• 27. • ED registrar agreed to write the medication chart because Oncology registrar called away • ED registrar looked up the patient’s previous medications and recharted them by hand • Wrote oral Hydromorphone 20mg • Previous dose was oral Hydromorphone 2mg • In ED two junior nurses checked the chart and gave the patient oral Morphine 20mg
  • 28. • Oral Morphine 20mg = Hydromorphone 3mg • Patient admitted to ward and subsequently received oral Hydromorphone 20mg as charted and breakthrough subcutaneous Hydromorphone 0.5mg (equivalent to about 1.5mg oral Hydromorphone) overnight • Patient died the following morning although not necessarily as a direct result of high dose of Hydromorphone
  • 29. So what went wrong? • ED registrar incorrectly charted 20mg Hydromorphone instead of 2mg. • 2 ED nurses gave Morphine 20mg orally not Hydromorphone. • Nobody overnight recognised the error in the Hydromorphone dose charted.
  • 30. • Case 1, Opiate prescribing • 20mg Hydromorphone vs 2mg Hydromorphone – transcribing error EMM system with (existing) record of usual medication being taken on admission plus medication reconciliation process could help • 20mg oral Morphine vs 20mg oral Hydromorphone – administration error EMM system with alerts regarding look alike/sound alike meds and/or rules that only allow prescription of Hydromorphone using the trade name Dilaudid How could an EMM system help?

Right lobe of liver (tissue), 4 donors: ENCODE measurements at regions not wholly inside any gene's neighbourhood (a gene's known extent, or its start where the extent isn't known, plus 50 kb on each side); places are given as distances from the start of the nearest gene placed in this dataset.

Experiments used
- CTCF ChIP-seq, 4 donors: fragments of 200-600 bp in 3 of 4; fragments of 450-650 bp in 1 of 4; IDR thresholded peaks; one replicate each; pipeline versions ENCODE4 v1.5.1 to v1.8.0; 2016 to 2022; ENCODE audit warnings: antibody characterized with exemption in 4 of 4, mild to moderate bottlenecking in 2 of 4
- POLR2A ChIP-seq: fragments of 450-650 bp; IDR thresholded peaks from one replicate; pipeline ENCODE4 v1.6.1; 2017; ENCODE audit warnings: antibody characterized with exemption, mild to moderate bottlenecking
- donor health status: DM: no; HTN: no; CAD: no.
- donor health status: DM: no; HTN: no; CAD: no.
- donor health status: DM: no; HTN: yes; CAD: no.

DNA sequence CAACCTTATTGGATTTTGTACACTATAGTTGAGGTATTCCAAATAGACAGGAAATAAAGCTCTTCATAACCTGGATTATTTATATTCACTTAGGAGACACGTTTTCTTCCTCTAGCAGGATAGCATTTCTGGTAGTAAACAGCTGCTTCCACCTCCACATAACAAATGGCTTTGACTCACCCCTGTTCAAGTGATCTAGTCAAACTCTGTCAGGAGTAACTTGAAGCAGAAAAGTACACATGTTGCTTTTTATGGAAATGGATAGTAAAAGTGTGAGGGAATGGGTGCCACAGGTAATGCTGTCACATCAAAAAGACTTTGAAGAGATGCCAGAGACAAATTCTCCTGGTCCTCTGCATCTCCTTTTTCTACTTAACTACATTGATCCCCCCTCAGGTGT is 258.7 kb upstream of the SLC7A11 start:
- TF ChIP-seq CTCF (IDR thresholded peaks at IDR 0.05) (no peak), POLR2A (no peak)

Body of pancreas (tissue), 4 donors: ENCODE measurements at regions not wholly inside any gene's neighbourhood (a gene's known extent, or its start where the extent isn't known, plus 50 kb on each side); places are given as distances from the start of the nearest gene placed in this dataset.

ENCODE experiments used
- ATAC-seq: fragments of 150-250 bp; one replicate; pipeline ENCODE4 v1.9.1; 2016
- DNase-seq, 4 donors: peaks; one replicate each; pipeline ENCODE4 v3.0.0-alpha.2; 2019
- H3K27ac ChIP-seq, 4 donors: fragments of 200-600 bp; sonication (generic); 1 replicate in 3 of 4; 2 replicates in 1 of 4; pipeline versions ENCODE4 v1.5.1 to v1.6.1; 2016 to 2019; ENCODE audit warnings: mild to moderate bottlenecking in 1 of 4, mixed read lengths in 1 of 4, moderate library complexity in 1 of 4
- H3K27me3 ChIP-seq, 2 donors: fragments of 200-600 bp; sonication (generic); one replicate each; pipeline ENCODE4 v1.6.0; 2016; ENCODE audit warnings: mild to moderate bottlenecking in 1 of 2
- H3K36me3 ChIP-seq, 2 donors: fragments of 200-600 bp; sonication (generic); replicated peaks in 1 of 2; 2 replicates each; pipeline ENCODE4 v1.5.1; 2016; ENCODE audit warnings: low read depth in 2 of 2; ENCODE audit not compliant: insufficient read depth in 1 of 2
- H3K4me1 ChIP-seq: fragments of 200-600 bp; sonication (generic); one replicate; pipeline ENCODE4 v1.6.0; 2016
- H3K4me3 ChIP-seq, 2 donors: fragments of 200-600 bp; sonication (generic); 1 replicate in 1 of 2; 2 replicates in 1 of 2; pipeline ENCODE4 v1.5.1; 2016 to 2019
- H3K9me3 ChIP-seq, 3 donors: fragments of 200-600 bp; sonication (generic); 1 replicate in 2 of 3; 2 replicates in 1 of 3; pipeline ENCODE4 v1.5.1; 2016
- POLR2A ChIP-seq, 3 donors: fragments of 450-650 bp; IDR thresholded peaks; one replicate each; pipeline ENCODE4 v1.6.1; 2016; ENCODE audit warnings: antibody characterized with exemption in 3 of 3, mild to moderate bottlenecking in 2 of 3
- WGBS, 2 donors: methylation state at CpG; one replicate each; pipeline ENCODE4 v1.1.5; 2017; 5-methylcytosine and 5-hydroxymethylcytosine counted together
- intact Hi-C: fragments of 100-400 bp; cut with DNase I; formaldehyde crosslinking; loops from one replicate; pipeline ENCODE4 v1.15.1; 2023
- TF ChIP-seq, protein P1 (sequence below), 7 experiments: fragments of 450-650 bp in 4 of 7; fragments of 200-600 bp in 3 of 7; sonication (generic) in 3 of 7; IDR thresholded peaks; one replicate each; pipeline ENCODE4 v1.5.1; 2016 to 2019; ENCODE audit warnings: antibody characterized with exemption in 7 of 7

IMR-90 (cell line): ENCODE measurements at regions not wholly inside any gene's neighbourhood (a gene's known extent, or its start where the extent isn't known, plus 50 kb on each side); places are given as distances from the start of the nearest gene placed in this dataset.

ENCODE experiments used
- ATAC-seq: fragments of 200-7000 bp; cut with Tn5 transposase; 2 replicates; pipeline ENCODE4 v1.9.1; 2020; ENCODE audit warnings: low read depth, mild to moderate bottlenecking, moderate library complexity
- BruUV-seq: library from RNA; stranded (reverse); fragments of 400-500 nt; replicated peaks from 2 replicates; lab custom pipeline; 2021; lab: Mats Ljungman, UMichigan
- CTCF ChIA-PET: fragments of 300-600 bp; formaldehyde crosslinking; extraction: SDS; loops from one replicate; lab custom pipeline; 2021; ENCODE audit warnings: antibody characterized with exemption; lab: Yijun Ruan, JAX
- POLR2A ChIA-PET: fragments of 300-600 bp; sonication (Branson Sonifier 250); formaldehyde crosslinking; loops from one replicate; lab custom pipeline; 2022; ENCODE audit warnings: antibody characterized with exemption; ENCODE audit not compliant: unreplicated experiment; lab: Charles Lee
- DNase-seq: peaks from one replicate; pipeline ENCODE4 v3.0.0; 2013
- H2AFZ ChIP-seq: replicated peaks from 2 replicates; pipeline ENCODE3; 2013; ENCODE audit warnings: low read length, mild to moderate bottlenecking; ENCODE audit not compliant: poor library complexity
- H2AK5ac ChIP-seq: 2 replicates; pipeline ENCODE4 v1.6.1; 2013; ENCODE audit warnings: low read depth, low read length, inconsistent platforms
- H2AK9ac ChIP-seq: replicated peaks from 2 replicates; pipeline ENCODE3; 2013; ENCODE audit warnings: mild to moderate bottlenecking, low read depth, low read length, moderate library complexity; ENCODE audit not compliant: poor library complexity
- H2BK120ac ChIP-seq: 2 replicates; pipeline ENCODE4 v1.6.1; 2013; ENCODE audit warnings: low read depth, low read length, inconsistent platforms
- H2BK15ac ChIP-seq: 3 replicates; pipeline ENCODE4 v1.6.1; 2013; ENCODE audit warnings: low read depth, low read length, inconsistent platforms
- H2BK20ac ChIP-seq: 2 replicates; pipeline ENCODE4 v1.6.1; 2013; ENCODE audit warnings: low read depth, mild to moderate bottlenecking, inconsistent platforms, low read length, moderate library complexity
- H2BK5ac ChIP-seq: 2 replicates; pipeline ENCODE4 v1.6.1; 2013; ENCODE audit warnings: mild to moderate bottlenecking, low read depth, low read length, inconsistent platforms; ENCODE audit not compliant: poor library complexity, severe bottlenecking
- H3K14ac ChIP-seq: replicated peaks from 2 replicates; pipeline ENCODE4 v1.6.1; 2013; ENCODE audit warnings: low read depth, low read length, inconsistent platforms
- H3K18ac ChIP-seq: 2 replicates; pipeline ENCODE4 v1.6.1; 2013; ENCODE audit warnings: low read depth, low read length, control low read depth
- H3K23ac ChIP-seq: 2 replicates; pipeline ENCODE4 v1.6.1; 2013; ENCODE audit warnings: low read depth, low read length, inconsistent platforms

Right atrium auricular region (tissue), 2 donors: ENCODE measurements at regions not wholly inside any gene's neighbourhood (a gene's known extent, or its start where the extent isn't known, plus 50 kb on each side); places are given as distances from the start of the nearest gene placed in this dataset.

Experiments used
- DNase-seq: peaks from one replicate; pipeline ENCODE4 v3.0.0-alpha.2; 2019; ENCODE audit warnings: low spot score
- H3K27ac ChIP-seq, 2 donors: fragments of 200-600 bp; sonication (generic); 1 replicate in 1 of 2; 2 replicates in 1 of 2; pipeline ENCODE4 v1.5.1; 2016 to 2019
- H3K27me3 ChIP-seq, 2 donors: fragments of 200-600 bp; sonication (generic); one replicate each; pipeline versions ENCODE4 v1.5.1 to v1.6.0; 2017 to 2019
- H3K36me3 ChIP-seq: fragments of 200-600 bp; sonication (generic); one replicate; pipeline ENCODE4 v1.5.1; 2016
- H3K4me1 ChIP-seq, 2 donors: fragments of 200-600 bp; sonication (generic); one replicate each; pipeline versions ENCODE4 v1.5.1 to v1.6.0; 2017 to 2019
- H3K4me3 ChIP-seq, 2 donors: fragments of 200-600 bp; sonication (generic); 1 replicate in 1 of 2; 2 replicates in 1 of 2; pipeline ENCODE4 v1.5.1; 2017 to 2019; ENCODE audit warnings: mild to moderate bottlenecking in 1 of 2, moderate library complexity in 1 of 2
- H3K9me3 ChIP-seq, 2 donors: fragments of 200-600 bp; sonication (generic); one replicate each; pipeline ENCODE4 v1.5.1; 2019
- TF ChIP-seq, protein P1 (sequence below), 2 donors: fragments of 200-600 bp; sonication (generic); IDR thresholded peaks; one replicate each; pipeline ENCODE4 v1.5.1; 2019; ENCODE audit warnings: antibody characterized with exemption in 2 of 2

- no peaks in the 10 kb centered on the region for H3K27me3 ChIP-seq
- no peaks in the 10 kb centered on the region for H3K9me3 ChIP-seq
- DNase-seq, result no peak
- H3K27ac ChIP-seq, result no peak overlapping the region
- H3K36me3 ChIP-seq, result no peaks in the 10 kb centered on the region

• 31. • Lack of recognition of incorrect dose of Hydromorphone overnight EMM system could alert to high dose used and should contain record of medications being taken on admission for comparison/cross check 31 How could an EMM system help?
  • 32. CASE HISTORY 2 • 66 year old female admitted to investigate acute blurring of vision in her left eye and headache • On warfarin to thin her blood because of chronic atrial fibrillation • At admission changed to clexane (short acting anticoagulant) • Found to have a tumour in her brain • Clexane correctly witheld 24 hours before surgery
  • 33. • Clexane restarted 48 hours after surgery at full dose • A few hours after second Clexane dose given patient acutely deteriorated due to a large bleed into her brain • Bleed drained in theatre and patient sent to ICU but made no recovery and died 12 days later • The senior neurosurgeons consulted stated that full dose anticoagulation after this kind of brain surgery is contraindicated for several weeks post- op
  • 34. So what happened? • No clear verbal or written orders given to junior staff regarding peri-op anticoagulant management • Policy to guide junior staff found to be ambiguous • The medication order for Clexane expired on the day of surgery • It was recharted on a new chart that day but only the dose 24 hours after surgery was marked to be witheld • Therefore restarted the next day